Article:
David Lumsdaine : Represented Artist
Random Audio Sample: The billabong at sunset (Lake Emu) (studio produced music (pre-recorded sound)) by David Lumsdaine, from the CD White dawn
- Browse works by David Lumsdaine
- Browse commercial CDs featuring music by David Lumsdaine
- Browse articles by and about David Lumsdaine
- Browse events featuring music by David Lumsdaine
Artist website: http://www.davidlumsdaine.org.uk
Artist website: http://www.uymp.co.uk/composers.php?composer_id=36
Born in Sydney on October 31, 1931, David Lumsdaine was educated at Sydney University and the Sydney Conservatorium. In 1953 he travelled to England to study with Matyas Seiber, and afterwards remained in the UK, working freelance as composer, conductor, teacher and music editor.
Early performances which attracted attention included orchestral works and the several cantatas in which he collaborated with Peter Porter. Lumsdaine's reputation was established with such works as Kelly Ground, (1966) Flights (1967), Mandalas 1 (1967) and 2 (1969). The vivid imagery and rich harmonic vocabulary of these pieces were to become hallmarks of his style; the lucidity of the music belies its technical virtuosity, much commented on at the time.
During the sixties he was immersed in British contemporary musical life; he set up The Manson Room for composers at the Royal Academy of Music, and was increasingly sought after as a composition teacher. This led to university appointments, first at Durham (where he founded and directed the Electronic Music Studio) and subsequently at King's College, London, where he shared a post with his wife, the composer Nicola LeFanu.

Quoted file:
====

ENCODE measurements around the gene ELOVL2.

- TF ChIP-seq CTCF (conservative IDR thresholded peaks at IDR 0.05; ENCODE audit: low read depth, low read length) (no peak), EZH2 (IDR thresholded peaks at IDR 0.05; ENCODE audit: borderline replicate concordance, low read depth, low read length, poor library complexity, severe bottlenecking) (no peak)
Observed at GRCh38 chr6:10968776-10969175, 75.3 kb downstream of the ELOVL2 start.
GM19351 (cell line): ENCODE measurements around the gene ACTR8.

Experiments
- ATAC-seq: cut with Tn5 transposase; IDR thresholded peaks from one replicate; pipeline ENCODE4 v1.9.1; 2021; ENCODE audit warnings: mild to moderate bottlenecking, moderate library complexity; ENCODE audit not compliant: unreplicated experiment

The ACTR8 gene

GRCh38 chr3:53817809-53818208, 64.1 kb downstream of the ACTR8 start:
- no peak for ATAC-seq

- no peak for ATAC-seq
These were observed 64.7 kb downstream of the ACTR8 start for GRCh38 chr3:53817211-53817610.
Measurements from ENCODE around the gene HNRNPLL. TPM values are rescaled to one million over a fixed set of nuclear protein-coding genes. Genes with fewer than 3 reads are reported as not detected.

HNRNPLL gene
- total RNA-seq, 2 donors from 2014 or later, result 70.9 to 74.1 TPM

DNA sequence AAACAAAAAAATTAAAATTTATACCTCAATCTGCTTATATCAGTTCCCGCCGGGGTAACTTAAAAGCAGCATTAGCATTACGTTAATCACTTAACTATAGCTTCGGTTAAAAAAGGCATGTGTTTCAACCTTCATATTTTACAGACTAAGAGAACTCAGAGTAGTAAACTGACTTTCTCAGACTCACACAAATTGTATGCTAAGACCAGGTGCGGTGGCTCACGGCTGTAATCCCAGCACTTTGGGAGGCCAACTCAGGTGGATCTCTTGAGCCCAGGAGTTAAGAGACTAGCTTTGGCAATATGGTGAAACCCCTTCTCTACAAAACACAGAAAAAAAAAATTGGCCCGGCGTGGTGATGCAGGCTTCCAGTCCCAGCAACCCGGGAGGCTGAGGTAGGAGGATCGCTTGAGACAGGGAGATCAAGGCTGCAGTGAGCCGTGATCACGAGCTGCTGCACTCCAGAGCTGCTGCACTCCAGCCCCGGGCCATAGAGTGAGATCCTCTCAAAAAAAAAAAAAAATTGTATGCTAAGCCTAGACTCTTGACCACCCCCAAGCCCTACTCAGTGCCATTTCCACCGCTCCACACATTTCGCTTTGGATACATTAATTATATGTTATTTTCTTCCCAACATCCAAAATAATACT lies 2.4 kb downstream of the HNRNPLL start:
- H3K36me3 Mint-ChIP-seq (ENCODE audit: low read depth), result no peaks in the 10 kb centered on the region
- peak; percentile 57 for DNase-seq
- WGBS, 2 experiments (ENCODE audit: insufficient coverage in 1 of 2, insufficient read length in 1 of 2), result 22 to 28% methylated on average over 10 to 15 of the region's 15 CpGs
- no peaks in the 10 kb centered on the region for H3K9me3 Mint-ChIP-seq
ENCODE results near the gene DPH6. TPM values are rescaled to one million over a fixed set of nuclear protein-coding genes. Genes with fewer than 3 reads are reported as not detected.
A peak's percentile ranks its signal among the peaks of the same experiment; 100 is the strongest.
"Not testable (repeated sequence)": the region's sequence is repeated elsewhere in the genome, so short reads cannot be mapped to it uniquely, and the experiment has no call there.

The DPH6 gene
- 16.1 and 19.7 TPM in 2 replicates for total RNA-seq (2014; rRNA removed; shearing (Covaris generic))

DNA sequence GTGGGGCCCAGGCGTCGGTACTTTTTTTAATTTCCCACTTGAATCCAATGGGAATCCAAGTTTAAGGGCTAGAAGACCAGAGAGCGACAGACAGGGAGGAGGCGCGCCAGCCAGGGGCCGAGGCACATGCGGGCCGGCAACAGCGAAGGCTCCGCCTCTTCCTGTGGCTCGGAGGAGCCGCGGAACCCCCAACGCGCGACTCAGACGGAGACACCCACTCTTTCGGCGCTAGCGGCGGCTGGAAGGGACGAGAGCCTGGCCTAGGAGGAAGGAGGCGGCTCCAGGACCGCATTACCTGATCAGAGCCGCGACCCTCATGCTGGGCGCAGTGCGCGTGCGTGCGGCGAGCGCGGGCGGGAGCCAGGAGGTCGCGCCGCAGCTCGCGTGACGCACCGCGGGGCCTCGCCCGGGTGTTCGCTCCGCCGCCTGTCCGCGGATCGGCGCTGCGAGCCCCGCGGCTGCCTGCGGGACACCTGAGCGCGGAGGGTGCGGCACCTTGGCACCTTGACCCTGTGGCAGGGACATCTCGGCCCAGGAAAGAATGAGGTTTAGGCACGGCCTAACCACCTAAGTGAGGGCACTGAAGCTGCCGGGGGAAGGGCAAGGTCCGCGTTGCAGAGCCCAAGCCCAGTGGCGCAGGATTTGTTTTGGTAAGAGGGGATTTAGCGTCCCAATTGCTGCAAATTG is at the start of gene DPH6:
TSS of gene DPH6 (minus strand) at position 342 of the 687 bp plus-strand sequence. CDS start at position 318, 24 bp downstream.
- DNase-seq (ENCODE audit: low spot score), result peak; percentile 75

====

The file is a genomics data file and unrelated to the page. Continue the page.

In 1973 Lumsdaine returned to Australia, and since then his life has been divided between the two countries, with an increasing number of performances in both. In both Australia and UK he was much in demand, too, as a director of composers' workshops; with Don Banks, he pioneered the SPNM Composers' Weekends in the UK, and the Young Composers' Schools in Australia.
During the forty years of his career as a composer, Lumsdaine composed a body of strikingly original music, including such major works as Aria for Edward John Eyre, Hagoromo, Mandala 5, Garden of Earthly Delights and Kali Dances. As well as substantial orchestral commissions, Lumsdaine has written many solo and chamber works commissioned for, and by, individual performers.
At its heart, Lumsdaine's music embodies his experience of the Australian landscape – the variety of its shapes, rhythms, colours and textures: the vitality of its creatures; its sudden violence; its sense of unlimited space and time. An introduction to Lumsdaine's music can be found in the standard music dictionaries and a more detailed study has been written by Michael Hall (The Music of David Lumsdaine, Arc music, 2003).
In 1993 he retired from academic life, and withdrew, increasingly, from the musical world. He ceased composing in 1997. He now lives in York (where his wife is Professor of Music at York University) while still spending extended periods in Australia.
Biography provided by the composer — current to February 2006
||Six postcard pieces : for solo piano (1994)||Commissioned by Tall Poppies for performance by Ian Munro.|
||Kali dances : large chamber ensemble (1994)||Commissioned by Sydney Alpha Ensemble.|
|Curlew in the mist : for solo shakuhachi (1993)||Commissioned by Belinda Webster for performance by Riley Lee.|
|Rain drums : ricercar for four drummers (1993)||Commissioned by Synergy Percussion.|
||A garden of earthly delights : fantasia for cello and orchestra after Hieronymus Bosch (1992)||Commissioned by Australian Broadcasting Corporation for performance by Sydney Symphony.|
||Blue upon blue : for solo cello (1991)||Commissioned by Belinda Webster for performance by Tall Poppies.|
Analysis & Media
Book: David Lumsdaine.
- Article: Creating a musical mandala
- Program note: David Lumsdaine's "Where the Lillies Grow"
- Program note: Where the Lilies Grow David Lumsdaine
- Article: Sound Harvest: David Lumsdaine’s 'White Dawn' and 'Big Meeting'
by Andrew Ford
Published in The Monthly, July 2011, No. 69